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17 April 2014 12:48 pm ,
Vol. 344 ,
Officials last week revealed that the U.S. contribution to ITER could cost $3.9 billion by 2034—roughly four times the...
An experimental hepatitis B drug that looked safe in animal trials tragically killed five of 15 patients in 1993. Now,...
Using the two high-quality genomes that exist for Neandertals and Denisovans, researchers find clues to gene activity...
A new report from the Intergovernmental Panel on Climate Change (IPCC) concludes that humanity has done little to slow...
Astronomers have discovered an Earth-sized planet in the habitable zone of a red dwarf—a star cooler than the sun—500...
Three years ago, Jennifer Francis of Rutgers University proposed that a warming Arctic was altering the behavior of the...
- 17 April 2014 12:48 pm , Vol. 344 , #6181
- About Us
Take THAT, Dr. Atkins
28 February 2006 (All day)
Pasta, bread, crackers: Supermarket shelves are lined with products made from wheat. And that's not necessarily a good thing. When wheat is highly processed, the body converts its starches into sugar, potentially contributing to obesity and diabetes. Now a team of researchers has engineered a new variety of the grain that avoids those drawbacks by holding onto its starch as fiber.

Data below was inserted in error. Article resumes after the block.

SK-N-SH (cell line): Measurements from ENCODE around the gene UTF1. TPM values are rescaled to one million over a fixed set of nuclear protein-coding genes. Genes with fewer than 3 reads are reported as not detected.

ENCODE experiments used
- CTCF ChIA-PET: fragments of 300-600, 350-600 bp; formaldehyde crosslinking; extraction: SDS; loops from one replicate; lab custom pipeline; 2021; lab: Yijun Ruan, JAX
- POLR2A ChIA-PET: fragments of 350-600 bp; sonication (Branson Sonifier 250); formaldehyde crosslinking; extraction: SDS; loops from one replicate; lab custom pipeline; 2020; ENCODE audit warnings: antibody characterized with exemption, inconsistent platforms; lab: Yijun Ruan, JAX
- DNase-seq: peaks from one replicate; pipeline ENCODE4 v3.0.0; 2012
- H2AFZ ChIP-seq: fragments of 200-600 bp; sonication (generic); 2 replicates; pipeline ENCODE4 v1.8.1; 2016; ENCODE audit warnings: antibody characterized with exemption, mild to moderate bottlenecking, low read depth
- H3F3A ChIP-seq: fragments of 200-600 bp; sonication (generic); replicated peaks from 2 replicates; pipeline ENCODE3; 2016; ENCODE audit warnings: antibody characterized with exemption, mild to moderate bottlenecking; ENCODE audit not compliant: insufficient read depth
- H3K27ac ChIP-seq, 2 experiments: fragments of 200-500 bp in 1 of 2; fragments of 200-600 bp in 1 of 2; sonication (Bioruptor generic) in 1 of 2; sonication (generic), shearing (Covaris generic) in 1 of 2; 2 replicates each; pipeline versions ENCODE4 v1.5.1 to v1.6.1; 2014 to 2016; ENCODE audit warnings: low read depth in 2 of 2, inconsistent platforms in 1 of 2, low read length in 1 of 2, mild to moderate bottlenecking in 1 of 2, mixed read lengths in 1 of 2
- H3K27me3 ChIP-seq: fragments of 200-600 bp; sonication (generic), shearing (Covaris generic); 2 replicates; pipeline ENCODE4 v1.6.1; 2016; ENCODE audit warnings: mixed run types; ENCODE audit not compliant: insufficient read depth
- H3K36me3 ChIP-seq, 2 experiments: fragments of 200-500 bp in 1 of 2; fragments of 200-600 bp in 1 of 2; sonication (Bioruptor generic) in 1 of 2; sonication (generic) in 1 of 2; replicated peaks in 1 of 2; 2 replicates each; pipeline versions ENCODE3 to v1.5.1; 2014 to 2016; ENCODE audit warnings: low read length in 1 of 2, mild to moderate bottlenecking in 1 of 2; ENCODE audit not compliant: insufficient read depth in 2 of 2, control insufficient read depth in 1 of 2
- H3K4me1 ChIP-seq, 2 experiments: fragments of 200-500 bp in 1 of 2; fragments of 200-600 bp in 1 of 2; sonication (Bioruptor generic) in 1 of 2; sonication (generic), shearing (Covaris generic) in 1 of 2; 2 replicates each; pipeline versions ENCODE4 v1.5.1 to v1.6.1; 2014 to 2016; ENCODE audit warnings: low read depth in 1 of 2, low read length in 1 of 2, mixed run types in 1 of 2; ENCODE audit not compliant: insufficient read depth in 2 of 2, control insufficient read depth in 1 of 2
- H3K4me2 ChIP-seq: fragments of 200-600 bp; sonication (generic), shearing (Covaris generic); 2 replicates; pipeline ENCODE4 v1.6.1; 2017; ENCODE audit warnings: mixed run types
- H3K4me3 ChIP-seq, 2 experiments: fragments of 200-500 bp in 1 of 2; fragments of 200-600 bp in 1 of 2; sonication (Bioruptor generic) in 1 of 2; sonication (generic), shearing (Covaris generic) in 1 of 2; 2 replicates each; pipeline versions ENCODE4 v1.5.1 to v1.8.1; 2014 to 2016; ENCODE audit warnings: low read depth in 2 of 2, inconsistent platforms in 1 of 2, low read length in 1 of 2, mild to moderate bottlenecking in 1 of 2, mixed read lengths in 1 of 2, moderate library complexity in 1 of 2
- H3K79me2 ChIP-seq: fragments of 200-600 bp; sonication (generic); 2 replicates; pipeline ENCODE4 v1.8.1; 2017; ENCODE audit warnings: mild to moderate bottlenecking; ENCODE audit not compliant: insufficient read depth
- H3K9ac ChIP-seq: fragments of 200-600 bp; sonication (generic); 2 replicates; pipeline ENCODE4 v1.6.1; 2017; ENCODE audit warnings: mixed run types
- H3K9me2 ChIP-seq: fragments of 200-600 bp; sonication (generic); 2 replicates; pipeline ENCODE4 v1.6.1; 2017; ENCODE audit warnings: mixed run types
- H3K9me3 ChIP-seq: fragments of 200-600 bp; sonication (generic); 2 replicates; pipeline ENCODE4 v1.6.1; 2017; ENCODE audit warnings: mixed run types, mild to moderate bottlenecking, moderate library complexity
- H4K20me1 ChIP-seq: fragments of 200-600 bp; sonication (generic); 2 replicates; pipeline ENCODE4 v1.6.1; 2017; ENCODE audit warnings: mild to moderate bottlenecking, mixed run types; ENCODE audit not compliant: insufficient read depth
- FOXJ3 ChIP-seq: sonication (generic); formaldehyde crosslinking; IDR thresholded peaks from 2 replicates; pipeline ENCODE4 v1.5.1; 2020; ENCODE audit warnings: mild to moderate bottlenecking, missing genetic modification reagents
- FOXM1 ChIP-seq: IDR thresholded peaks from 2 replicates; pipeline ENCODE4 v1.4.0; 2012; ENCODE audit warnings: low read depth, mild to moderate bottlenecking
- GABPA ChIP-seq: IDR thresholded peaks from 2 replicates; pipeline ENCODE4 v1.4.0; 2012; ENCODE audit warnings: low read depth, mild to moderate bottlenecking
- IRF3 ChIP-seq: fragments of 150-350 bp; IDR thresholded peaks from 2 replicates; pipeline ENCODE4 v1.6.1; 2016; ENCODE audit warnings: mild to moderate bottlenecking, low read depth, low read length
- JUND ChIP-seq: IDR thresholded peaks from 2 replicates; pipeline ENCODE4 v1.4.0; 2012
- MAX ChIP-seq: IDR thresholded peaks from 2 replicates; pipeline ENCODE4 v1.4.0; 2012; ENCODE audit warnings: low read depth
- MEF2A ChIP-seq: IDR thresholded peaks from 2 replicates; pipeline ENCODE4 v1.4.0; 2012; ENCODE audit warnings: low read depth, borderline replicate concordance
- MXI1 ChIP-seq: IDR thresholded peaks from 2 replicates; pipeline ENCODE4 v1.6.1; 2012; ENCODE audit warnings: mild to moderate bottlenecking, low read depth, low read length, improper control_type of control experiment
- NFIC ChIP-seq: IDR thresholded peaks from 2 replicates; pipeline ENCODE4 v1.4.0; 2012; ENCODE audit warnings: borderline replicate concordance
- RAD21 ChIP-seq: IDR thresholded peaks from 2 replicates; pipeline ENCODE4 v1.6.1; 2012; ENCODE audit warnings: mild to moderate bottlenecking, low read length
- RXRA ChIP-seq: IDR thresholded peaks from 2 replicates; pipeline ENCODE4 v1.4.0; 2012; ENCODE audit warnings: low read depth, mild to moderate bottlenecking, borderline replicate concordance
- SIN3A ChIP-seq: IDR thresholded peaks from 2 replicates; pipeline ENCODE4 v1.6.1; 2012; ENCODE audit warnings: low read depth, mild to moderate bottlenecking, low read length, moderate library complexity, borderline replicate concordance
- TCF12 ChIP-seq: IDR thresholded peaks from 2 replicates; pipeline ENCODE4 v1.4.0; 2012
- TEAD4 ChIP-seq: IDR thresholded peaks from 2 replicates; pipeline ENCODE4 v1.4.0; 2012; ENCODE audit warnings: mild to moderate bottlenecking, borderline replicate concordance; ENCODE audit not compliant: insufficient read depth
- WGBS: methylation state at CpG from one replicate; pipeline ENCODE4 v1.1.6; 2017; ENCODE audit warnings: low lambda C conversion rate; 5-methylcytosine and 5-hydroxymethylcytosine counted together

Starch consists of a mix of two kinds of molecules: amylopectin and amylose. Amylopectin is a branched molecule that remains fairly soluble in the digestive tract, allowing enzymes to break it down quickly into sugar. The long chains of glucose that make up amylose, in contrast, form clumps that resist digestion. Plant breeders have successfully created corn with less amylopectin and more amylose, which has been marketed as health foods because the body is less able to turn it into sugar.
The starch level of wheat has been tougher to manipulate. But recently, a team led by Matthew Morell of CSIRO Plant Industry in Canberra, Australia, has discovered which genes impact starch formation in an experimental variety of wheat. When they damped down the expression of two of these genes, called SBEIIa and SBEIIb, the relative amount of indigestible amylose in the starch rose to almost 75%, compared to 25% in typical grain. "We were pretty excited," says Morell.
The team then milled the grain, made pellets, and fed them to six rats for 13 days. Compared to six rats that ate standard wheat, these rats had signs of healthier bowels, such as more than twice as much short chain fatty acids--one kind of which may lower the risk of colorectal cancer. Next, the group plans to conduct feeding trials in pigs. They hope to use the findings, reported online today in Proceedings of the National Academies of Sciences, to help traditional wheat breeders achieve the same results without the controversy of genetic engineering (ScienceNOW, 20 January 2004).
The popularity of this new wheat will depend on the quality of the flour, says Alan McHughen of the University of California, Riverside, who has worked on wheat. "Any genetic change to the wheat starch will impose a change to the flour characteristics. And this will raise a red flag to the millers and bakers, a notoriously conservative group who view any change to their 'perfect' food with great suspicion." Morell says his team has concocted a few breads and bakery products, and the flour "is pretty good to work with."